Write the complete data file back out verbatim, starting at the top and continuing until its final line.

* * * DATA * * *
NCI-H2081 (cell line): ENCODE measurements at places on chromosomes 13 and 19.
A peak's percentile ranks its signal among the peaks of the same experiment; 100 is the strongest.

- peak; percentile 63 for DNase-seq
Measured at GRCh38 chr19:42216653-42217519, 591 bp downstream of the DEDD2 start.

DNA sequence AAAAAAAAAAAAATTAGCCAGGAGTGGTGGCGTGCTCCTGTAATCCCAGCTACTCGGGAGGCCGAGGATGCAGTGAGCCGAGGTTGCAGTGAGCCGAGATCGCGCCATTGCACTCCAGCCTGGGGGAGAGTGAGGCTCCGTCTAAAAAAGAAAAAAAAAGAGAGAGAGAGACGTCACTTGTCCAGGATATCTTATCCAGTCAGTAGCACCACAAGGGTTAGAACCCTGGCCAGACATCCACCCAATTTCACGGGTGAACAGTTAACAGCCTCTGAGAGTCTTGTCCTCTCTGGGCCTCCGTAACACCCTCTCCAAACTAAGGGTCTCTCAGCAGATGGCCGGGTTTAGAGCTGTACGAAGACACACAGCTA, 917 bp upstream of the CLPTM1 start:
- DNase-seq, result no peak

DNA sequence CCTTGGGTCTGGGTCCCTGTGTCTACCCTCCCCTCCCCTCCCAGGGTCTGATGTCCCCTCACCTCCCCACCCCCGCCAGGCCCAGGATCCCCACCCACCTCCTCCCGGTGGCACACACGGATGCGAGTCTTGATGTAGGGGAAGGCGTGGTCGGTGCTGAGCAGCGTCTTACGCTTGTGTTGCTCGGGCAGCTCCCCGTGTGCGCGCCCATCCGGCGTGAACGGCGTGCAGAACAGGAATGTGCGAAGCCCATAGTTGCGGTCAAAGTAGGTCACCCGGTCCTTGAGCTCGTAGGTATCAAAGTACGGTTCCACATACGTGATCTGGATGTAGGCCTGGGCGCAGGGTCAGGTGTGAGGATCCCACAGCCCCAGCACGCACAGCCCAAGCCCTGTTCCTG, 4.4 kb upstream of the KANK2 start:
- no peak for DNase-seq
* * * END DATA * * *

NCI-H2081 (cell line): ENCODE measurements at places on chromosomes 13 and 19.
A peak's percentile ranks its signal among the peaks of the same experiment; 100 is the strongest.

- peak; percentile 63 for DNase-seq
Measured at GRCh38 chr19:42216653-42217519, 591 bp downstream of the DEDD2 start.

DNA sequence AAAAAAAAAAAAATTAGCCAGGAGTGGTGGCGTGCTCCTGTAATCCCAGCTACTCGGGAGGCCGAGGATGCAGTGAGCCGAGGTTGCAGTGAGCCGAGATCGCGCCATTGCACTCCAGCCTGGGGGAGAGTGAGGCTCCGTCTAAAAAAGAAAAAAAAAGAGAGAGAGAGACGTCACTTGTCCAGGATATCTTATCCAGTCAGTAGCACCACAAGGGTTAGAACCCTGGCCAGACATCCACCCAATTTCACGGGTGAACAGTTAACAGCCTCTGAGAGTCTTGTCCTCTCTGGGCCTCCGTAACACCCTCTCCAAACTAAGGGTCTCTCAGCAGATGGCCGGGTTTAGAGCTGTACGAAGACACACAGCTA, 917 bp upstream of the CLPTM1 start:
- DNase-seq, result no peak

DNA sequence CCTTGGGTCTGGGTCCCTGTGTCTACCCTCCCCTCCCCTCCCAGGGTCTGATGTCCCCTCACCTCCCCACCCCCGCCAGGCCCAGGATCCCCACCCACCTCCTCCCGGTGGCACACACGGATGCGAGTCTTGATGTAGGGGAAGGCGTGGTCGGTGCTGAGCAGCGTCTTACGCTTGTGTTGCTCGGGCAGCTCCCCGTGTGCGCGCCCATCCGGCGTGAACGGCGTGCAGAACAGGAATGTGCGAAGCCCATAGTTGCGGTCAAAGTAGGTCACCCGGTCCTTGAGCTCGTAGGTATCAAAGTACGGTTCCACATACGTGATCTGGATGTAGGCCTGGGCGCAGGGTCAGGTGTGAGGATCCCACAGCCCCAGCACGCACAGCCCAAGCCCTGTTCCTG, 4.4 kb upstream of the KANK2 start:
- no peak for DNase-seq